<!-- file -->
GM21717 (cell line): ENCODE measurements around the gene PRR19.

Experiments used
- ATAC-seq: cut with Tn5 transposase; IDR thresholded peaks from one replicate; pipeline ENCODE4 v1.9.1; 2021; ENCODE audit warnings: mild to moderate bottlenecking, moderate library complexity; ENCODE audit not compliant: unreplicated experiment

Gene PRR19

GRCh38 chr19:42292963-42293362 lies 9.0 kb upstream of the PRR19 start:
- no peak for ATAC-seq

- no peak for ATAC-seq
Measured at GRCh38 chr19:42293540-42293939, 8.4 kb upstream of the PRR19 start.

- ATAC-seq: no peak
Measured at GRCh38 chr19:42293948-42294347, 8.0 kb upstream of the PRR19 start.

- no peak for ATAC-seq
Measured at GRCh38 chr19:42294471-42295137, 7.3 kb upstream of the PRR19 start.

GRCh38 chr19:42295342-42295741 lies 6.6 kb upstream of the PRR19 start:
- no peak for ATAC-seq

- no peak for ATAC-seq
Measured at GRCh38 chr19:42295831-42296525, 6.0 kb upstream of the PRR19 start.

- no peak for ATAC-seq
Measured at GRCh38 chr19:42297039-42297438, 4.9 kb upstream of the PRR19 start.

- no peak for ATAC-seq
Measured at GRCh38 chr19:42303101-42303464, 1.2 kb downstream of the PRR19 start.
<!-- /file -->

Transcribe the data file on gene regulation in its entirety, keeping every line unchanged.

GM21717 (cell line): ENCODE measurements around the gene PRR19.

Experiments used
- ATAC-seq: cut with Tn5 transposase; IDR thresholded peaks from one replicate; pipeline ENCODE4 v1.9.1; 2021; ENCODE audit warnings: mild to moderate bottlenecking, moderate library complexity; ENCODE audit not compliant: unreplicated experiment

Gene PRR19

GRCh38 chr19:42292963-42293362 lies 9.0 kb upstream of the PRR19 start:
- no peak for ATAC-seq

- no peak for ATAC-seq
Measured at GRCh38 chr19:42293540-42293939, 8.4 kb upstream of the PRR19 start.

- ATAC-seq: no peak
Measured at GRCh38 chr19:42293948-42294347, 8.0 kb upstream of the PRR19 start.

- no peak for ATAC-seq
Measured at GRCh38 chr19:42294471-42295137, 7.3 kb upstream of the PRR19 start.

GRCh38 chr19:42295342-42295741 lies 6.6 kb upstream of the PRR19 start:
- no peak for ATAC-seq

- no peak for ATAC-seq
Measured at GRCh38 chr19:42295831-42296525, 6.0 kb upstream of the PRR19 start.

- no peak for ATAC-seq
Measured at GRCh38 chr19:42297039-42297438, 4.9 kb upstream of the PRR19 start.

- no peak for ATAC-seq
Measured at GRCh38 chr19:42303101-42303464, 1.2 kb downstream of the PRR19 start.